Preparing for a Disaster

floodedhomeSweltering heat and unpredictable storms have plagued the nation this year and show no signs of slowing down. Tornadoes have left barren war zones in place of flourishing small towns, and torrential rain has flooded the streets of our most popular metropolitan areas.

In the wake of recent weather, the importance of planning and preparing for a natural disaster has become paramount.

Having a plan in place will save you time and stress in case a disaster strikes.

Here’s what paperwork you should have handy in case of an emergency: 

  • financial statements and account numbers, including that of your emergency savings fund,
  • mortgage documents or rental/lease agreements,
  • copies of prescriptions for medications and key identification papers (driver’s licenses, passports, birth certificates, and Social Security cards),
  • updated homeowners, renters, and automobile insurance policies,
  • tax records.

Keep these documents safe, such as in a safe deposit box or a sealed plastic bag, and in close proximity. Receiving assistance after a natural disaster often requires the above paperwork or proof of identity. Disaster Assistance, a resource for disaster-stricken individuals, outlines how you can recover lost personal documents on its website.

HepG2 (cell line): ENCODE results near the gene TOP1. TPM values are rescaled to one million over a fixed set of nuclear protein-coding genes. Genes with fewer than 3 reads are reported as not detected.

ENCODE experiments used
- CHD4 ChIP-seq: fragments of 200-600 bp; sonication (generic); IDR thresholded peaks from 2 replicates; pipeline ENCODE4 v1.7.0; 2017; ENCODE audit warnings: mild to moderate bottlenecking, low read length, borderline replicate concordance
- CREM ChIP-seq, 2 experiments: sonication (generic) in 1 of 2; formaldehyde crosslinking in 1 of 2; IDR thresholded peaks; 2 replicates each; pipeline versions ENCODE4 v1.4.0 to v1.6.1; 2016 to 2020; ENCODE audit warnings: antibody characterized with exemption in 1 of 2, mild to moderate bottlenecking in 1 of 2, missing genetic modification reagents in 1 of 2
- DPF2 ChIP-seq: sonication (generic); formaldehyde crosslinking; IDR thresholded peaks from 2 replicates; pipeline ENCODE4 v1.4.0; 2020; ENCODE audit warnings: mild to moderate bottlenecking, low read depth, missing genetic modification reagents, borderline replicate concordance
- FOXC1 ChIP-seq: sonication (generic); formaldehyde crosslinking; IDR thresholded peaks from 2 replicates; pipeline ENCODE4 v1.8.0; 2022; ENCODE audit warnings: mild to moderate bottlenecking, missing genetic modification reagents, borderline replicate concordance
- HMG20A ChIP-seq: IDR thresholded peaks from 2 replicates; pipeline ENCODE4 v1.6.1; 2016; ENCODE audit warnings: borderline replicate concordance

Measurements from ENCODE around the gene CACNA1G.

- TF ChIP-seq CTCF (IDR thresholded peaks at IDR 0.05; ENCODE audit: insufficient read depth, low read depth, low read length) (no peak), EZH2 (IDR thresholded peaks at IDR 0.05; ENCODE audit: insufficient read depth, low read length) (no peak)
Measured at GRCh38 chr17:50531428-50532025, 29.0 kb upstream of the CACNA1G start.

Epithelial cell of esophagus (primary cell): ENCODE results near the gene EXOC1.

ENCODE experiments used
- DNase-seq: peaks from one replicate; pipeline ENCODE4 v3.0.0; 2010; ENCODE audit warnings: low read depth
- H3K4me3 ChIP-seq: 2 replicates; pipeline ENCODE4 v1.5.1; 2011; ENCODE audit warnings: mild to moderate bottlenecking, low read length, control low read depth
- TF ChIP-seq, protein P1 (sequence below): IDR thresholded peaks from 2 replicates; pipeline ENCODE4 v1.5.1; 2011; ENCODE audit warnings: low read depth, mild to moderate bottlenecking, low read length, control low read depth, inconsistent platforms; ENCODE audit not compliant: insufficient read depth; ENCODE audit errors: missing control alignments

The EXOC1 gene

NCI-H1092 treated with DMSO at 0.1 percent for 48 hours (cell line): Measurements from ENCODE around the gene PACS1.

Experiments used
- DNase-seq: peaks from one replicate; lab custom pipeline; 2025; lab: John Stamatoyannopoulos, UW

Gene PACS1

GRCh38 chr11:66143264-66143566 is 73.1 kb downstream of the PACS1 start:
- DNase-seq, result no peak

Financial relief after a disaster may come in the form of amending a previous tax return to take advantage of tax breaks and casualty loss deductions. To accurately deduct repair and replacement costs, consult with a tax professional. Liberty Tax Service amends federal tax returns for casualty losses – at no charge. We have always offered these amendments for free, but we want to remind those who are facing astronomical hardships that we are here to help.

To find a local Liberty Tax office, contact us at 1-877-at-Liberty or visit our website. The Red Cross’ website also has more information on what you can do to prepare for possible disasters. To help those who have been affected by disasters or to see if you are in a tax relief area, check out the IRS website.

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